My bosom buddy’s life transformed

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One of my oldest and closest friends had a baby last month and she is the most loved-up that I have ever seen her.

She was always one of those career girls who were jetting all over the world to make a name for herself.

Babies were never part of her image and she never seemed bothered to settle down with a man.

Instead she was far more interested in working hard and playing hard, networking with clients well into the wee small hours at exclusive clubs and bars in London.

And when she wasn’t working or touring, she would suddenly disappear on an amazing excursion – like riding tandem round Ghana for three months to raise funds for a charity.

So when she met her future husband at a gig just a few short years back no one paid much attention as we all assumed it was just another of her many love affairs.

The fact he was ten years her junior also made us suspicious it would never last.

But then we met him. And despite his youth, he was the most charming, well brought up young man we had ever met. All of us were smitten, not just my best friend.

About 18 months ago when I was ill in bed with swine flu she ordered me to leave my sick bed and see her as she had “the most fabulous news darling!”

Her beautiful new boyfriend had just very romantically got down on one knee to her.

Ahhhh! I was so pleased I immediately went out and bought a hat. And at her hen weekend just six months later we were taking bets as to how long it would be before she had a baby. I said nine months and I was pretty much spot on.

Honeymoon baby bounced into the world just 41 short weeks after her wedding at a whopping 9lbs 6ozs.

Being pregnant hadn’t, of course, stopped her being this whirlwind of a woman.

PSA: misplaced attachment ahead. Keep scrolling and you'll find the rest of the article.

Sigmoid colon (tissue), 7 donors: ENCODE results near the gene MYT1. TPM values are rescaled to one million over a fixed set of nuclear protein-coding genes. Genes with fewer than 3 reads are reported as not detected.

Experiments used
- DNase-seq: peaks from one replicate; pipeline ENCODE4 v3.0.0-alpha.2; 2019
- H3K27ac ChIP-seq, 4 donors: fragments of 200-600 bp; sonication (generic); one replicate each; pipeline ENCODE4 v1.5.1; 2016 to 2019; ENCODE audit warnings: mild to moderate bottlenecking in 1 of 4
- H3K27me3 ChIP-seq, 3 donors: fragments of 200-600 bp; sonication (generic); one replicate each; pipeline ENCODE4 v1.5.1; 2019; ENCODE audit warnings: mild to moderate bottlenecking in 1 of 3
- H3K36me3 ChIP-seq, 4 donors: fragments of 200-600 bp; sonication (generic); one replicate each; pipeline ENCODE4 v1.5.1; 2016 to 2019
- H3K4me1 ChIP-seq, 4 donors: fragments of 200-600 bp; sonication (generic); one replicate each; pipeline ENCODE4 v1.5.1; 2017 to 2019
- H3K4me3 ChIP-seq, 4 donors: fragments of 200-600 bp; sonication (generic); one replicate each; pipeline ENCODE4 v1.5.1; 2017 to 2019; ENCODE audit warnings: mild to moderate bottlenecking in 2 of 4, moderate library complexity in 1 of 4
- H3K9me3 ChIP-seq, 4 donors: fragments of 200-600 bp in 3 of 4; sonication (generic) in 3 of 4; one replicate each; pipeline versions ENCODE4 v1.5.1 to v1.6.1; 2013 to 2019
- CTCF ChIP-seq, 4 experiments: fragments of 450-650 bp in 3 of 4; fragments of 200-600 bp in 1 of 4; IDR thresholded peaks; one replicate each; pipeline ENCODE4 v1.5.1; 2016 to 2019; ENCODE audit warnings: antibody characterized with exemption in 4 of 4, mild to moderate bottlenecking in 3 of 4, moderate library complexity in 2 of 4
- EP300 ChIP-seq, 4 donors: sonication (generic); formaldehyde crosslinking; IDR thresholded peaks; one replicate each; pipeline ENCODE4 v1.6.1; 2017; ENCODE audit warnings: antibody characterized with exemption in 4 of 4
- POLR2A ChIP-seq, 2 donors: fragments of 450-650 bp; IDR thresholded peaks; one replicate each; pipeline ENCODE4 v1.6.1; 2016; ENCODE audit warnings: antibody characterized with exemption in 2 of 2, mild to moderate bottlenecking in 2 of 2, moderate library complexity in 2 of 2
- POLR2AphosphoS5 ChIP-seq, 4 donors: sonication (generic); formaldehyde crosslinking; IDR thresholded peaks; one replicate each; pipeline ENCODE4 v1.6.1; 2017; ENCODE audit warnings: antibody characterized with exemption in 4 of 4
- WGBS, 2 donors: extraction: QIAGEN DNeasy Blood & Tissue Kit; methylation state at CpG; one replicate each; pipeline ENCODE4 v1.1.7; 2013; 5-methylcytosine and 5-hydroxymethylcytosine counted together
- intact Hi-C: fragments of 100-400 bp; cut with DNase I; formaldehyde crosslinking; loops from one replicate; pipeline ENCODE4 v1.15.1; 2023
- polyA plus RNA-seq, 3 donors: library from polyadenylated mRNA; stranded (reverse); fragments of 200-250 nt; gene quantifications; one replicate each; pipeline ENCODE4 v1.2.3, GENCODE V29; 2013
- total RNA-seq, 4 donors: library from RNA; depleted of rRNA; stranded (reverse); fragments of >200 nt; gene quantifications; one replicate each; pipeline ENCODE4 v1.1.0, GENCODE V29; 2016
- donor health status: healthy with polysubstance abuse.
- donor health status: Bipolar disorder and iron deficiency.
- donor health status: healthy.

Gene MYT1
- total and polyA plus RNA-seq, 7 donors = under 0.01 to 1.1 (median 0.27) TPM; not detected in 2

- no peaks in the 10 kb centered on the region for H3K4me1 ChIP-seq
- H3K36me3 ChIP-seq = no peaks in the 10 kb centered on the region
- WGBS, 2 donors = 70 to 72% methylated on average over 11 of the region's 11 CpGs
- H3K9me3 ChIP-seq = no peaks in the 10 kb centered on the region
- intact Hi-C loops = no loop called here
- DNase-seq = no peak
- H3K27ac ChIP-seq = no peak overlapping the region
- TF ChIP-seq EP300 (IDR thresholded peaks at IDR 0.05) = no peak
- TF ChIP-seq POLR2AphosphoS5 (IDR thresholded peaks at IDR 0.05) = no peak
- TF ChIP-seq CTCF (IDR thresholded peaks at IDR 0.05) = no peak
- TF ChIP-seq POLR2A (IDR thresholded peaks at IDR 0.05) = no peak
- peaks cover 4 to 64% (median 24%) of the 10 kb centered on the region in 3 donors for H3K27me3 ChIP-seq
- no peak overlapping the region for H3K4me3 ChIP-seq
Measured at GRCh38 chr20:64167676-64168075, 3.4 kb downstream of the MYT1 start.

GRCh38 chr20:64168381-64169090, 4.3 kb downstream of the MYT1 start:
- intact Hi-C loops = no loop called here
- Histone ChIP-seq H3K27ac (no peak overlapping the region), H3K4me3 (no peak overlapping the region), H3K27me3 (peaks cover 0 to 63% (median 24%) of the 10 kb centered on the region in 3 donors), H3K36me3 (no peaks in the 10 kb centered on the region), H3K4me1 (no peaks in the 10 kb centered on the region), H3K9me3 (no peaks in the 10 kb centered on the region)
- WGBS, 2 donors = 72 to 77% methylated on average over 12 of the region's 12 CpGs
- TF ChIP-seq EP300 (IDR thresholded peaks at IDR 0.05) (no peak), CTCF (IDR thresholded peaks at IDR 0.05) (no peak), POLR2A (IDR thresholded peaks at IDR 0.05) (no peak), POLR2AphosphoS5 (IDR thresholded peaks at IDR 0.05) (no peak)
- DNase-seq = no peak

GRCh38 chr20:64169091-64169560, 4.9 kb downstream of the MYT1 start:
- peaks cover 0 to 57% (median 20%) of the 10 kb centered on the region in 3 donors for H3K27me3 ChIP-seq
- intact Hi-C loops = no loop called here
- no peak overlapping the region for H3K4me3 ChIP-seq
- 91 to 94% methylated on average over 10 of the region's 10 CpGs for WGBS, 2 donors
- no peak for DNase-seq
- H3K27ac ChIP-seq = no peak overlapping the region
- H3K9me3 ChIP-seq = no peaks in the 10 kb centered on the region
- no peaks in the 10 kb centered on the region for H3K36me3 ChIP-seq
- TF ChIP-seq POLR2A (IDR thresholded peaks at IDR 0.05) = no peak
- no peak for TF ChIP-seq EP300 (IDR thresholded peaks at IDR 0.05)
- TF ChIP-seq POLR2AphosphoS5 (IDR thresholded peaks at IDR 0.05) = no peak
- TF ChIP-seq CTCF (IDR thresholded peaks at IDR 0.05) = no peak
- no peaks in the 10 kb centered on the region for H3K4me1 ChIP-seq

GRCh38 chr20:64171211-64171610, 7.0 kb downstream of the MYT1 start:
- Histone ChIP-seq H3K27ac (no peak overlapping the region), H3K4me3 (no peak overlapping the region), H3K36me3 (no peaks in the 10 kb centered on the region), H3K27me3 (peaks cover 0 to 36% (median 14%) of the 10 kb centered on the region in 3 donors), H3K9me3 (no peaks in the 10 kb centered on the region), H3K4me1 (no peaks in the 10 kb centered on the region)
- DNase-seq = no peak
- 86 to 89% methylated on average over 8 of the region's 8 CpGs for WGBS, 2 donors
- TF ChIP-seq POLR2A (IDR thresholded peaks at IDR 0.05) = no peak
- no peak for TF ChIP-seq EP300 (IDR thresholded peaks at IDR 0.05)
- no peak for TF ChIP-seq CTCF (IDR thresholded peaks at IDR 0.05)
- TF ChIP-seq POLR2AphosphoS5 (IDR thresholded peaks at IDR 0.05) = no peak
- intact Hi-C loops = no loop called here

She completed her PhD and worked right up until week 39. She even upped sticks and moved to Brighton, because she didn’t like the idea of her baby being brought up in London.

All the way up to the birth she was still planning her life like baby wasn’t going to make any adjustments to it. Hmmm…

Five weeks after the birth and the change has most definitely happened.

The biggest change to your life is no doubt the arrival of your first baby. It turns everything upside down.

And for my friend, this was no acceptation. His arrival was just as she planned.

Loved-up and hippy sitting in her birth pool in the front room of her new home with only her husband in tow. Then reality kicked in.

Horrendously the baby stopped breathing after swallowing fluid on the way out and had to be rushed into hospital, spending his first few days in an incubator.

Thankfully he was all right and she was able to take him home. But since having him she has barely been able to speak on the phone to me as the baby, oddly enough, has demanded so much of her attention.

She rarely has time to shower, wearing her bed clothes all day long as she sits in her chair doing nothing but feeding her little man.

But she wouldn’t be without him. It has made such a difference to her. Even though he spent his first few days in hospital, she still persevered with breast feeding and the result has paid off.

She is now the very pleased mum of a growing, thriving, happy little boy and she has never been more proud of anything she has ever done.

She still plans to cart him off abroad to France in the car this summer, but I am not so sure that will really happen…

Her only niggle has been about breast-feeding, which despite her initial struggles is now working really well for her.

But the comments made to her, even by her own family, are doing her head in. Her sister, who breastfed her own three children, even told her off for feeding in front of her husband, telling her it wasn’t “appropriate”.

Thankfully my friend told her what for and didn’t let this put her off.

To celebrate people breastfeeding, a group of mothers are going to be gathering in the Winter Garden on the morning of Monday, June 25 as part of Sheffield Children’s Festival celebrations.

For more information on breastfeeding initiatives in Sheffield visit: http://www.sheffieldc4l.org.uk/about/breastfeeding/